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Early Retirement Incentive


Scott
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A school district wants to set up an arrangement under which certain employees can agree to work for the remainder of the school year and then retire (prior to age 65) in exchange for a payment of 1 year's base salary. The benefit will be paid in quarterly installments over 4 years.

Is this a severance plan, in which case the benefit would be taxed as paid, or is this a deferred compensation plan under 457(f), in which case the entire benefit would be taxable on the last day of the school year?

To me, this "feels" like deferred comp, but TAM 199903032 states that "payments regarded as severance may also include payments made to employees who voluntarily terminate employment, most often before attainment of retirement age, as part of a window-type early retirement incentive program."

Any thoughts?

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  • 3 weeks later...

The arrangement cannot be a severance pay plan since it is paid over more than 2 years from the date of termination.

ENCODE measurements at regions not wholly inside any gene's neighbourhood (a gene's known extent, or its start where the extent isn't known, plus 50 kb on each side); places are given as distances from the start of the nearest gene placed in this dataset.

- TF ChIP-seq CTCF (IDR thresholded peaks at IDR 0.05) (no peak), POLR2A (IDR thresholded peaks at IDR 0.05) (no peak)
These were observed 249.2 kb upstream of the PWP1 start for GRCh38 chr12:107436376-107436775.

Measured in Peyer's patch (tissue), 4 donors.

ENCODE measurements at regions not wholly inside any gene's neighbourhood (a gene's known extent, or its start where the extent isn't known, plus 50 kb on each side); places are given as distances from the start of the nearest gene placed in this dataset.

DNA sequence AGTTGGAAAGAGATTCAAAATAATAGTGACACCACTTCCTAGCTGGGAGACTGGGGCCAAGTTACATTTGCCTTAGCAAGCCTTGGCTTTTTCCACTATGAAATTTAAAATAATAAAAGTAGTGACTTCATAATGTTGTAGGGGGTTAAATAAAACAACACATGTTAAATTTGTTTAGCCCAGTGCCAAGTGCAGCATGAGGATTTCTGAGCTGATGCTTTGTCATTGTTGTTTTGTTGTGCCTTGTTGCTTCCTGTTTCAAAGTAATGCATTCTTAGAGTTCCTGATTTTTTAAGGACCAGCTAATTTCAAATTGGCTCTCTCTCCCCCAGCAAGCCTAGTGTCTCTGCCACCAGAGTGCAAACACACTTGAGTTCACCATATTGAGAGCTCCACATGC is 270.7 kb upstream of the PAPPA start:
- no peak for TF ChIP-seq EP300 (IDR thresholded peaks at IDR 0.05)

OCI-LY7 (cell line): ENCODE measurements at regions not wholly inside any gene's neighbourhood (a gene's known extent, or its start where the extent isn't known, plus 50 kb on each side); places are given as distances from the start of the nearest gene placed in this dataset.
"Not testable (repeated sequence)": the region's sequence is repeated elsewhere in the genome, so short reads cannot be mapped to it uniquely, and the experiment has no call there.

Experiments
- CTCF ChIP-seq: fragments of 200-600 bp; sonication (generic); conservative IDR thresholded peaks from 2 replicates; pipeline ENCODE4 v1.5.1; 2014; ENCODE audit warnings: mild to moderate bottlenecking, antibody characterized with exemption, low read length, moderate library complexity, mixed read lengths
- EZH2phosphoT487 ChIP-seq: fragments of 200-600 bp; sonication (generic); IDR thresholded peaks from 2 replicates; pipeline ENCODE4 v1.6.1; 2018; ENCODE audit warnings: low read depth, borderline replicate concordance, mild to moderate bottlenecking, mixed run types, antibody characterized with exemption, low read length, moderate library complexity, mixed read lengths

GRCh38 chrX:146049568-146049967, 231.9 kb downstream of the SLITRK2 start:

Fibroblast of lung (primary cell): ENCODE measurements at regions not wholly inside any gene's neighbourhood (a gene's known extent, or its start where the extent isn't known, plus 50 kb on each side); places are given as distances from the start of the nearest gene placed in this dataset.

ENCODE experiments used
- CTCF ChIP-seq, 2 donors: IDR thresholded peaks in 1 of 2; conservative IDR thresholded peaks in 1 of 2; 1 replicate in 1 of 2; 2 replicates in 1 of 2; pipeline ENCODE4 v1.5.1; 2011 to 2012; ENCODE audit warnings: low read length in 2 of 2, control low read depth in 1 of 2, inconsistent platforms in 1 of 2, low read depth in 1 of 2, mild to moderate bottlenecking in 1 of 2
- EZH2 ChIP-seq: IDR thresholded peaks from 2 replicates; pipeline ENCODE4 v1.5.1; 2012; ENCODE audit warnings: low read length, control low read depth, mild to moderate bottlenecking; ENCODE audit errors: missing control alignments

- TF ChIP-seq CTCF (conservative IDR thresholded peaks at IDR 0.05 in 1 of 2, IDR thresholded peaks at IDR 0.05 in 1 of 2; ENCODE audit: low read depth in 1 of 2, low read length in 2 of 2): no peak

Whether it is a qualified deferred compensation plan, or a nonqualified DC plan would depend on the facts, the terms of the plan and the plan documents. The attorney who drafts the plan document should answer this question for you. It will be obvious if the benefit is provided as an amendment to a 401(a) plan, a 457 plan or otherwise.

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Does it matter where the payments come from? If the quarterly payments are from a retirement plan (perhaps in addition to a monthly annuity), how does that alter the analysis?

I'm a retirement actuary. Nothing about my comments is intended or should be construed as investment, tax, legal or accounting advice. Occasionally, but not all the time, it might be reasonable to interpret my comments as actuarial or consulting advice.

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I assume that the comment about "paid over more than two years" has some basis other than ERISA regulations, which would not apply to a school district that is a government ("district " is a clue) and would not be compelling for income tax purposes.

The time of payment is relevant and I am not suggesting that 4 years looks like severance. I merely want to know where the standards are coming from.

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Guest Harvey Carruth

Why not set this up as employer discretionary contributions to a 403(b) plan? An employer is allowed to make contributions on behalf of former employees for up to five years following severance from employment.

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